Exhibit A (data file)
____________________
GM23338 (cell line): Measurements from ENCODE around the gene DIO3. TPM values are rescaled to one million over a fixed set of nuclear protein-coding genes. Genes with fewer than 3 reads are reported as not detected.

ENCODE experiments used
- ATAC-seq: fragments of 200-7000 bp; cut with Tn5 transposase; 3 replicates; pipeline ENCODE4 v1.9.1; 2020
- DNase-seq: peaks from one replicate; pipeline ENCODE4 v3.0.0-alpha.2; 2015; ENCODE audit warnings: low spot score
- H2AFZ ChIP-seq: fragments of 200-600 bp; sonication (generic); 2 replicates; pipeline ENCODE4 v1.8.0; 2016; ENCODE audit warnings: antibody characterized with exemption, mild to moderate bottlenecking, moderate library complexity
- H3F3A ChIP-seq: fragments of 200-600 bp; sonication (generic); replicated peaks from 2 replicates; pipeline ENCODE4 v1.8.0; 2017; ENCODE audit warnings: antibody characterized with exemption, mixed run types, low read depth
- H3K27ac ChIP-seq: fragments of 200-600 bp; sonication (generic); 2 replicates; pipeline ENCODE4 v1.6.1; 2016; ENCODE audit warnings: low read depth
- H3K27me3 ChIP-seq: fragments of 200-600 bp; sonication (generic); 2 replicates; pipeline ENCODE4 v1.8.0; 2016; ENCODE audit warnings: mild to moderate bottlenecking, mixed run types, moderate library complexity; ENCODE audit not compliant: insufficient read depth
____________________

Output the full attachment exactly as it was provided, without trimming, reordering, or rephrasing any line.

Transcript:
GM23338 (cell line): Measurements from ENCODE around the gene DIO3. TPM values are rescaled to one million over a fixed set of nuclear protein-coding genes. Genes with fewer than 3 reads are reported as not detected.

ENCODE experiments used
- ATAC-seq: fragments of 200-7000 bp; cut with Tn5 transposase; 3 replicates; pipeline ENCODE4 v1.9.1; 2020
- DNase-seq: peaks from one replicate; pipeline ENCODE4 v3.0.0-alpha.2; 2015; ENCODE audit warnings: low spot score
- H2AFZ ChIP-seq: fragments of 200-600 bp; sonication (generic); 2 replicates; pipeline ENCODE4 v1.8.0; 2016; ENCODE audit warnings: antibody characterized with exemption, mild to moderate bottlenecking, moderate library complexity
- H3F3A ChIP-seq: fragments of 200-600 bp; sonication (generic); replicated peaks from 2 replicates; pipeline ENCODE4 v1.8.0; 2017; ENCODE audit warnings: antibody characterized with exemption, mixed run types, low read depth
- H3K27ac ChIP-seq: fragments of 200-600 bp; sonication (generic); 2 replicates; pipeline ENCODE4 v1.6.1; 2016; ENCODE audit warnings: low read depth
- H3K27me3 ChIP-seq: fragments of 200-600 bp; sonication (generic); 2 replicates; pipeline ENCODE4 v1.8.0; 2016; ENCODE audit warnings: mild to moderate bottlenecking, mixed run types, moderate library complexity; ENCODE audit not compliant: insufficient read depth